> discussion that we document our reasons, which we've done in Section
> 5.3.5. If you do not find those reasons compelling, the WG needs to
> either explain itself more clearly or realize that it is wrong. :)
>
I accept your reasoning. And servers in most cases can take the risk of 
information disclosure and still use mutual cert authentication.

>> - 5.3.6: extensions may be out of scope. But I think we need to include
>> a few words re: the TLS version, at least to prohibit SSL 3.0.
>
> In fact, discussions within the XMPP WG are what led to this:
>
> https://datatracker.ietf.org/doc/draft-ietf-tls-ssl2-must-not/
>
> However, it seems there is not yet consensus to prohibit SSL 3.0 in the
> TLS WG. Are you suggesting that the XMPP WG go where the TLS WG has not
> gone?

I was assuming that XMPP has less legacy baggage than HTTP (i.e. 
browsers) and therefore prohibiting SSLv3 would be reasonable. If it 
isn't, forget it.

>
>> - 5.4.3.3: where do we say that both sides must validate the "to" and
>> "from" identities in view of the identities presented at the TLS layer
>> (if any)?
>
> Section 13.7.2 ("Certificate Validation"). There is a forward reference
> in bullet 4 of Section 5.4.3.3:
>
>     4.  The initiating entity MUST validate the certificate to determine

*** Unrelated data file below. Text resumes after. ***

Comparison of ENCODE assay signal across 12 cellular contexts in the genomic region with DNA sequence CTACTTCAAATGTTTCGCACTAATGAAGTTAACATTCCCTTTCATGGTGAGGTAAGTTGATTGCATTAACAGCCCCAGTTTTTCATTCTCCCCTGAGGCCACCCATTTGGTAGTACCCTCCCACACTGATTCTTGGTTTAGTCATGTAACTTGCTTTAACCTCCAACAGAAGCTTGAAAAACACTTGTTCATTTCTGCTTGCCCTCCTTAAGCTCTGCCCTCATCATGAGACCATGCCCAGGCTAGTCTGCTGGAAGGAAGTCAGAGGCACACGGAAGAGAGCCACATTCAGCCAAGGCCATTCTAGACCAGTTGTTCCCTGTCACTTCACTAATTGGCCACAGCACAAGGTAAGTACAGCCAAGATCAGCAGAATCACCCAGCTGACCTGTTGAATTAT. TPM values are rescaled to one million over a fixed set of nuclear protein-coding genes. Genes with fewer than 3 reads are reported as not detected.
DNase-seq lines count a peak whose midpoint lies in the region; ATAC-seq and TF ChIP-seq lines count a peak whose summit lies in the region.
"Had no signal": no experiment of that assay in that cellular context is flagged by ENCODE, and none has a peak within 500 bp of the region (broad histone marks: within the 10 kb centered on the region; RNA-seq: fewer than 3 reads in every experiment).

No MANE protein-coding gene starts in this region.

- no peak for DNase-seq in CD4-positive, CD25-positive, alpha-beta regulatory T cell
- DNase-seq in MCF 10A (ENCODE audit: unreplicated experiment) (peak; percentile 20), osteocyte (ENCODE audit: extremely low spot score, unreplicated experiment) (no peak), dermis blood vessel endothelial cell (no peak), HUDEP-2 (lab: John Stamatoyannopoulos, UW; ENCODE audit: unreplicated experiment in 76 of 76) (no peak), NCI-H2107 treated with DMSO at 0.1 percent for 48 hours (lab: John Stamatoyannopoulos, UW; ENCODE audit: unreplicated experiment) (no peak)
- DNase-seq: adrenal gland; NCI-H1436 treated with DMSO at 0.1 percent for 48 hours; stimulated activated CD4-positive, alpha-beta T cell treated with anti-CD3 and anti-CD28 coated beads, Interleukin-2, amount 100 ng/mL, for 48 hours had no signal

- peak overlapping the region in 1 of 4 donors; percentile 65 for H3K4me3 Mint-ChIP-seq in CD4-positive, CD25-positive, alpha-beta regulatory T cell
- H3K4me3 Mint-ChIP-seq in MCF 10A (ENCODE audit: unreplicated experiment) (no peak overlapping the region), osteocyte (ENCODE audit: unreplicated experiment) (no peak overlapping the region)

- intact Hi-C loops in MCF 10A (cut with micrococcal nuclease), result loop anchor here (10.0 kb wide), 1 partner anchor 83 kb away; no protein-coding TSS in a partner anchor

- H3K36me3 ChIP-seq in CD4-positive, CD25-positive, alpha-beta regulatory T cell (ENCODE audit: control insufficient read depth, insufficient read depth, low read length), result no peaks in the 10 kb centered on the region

>         if the TLS negotiation will succeed; see Section 13.7.2 regarding
>         certificate validation procedures.
>
> Perhaps it would be easier to read if we switched bullets 4 and 5 in
> that section?

Yes, it makes sense to switch #4 and #5. BTW, you meant 5.4.3.1.
>
> Also, the bullet about validation probably also needs to say that if the
> initiating entity presents a certificate then the receiving entity needs
> to also perform validation. Do you agree?

Yes, this is the basic case, of course it should be mentioned.
>
>> - 7.7.2.2: the preferred option #1, while reasonable in itself, does not
>> allow the client to determine its own policy (whether it wants multiple
>> sessions from multiple devices or not).
>
> If the client wants multiple sessions from multiple devices, it can
> generate a unique resourcepart for each device or ask the server to do
> so on its behalf.
>
But if the client prefers the old behavior (newest resource wins), it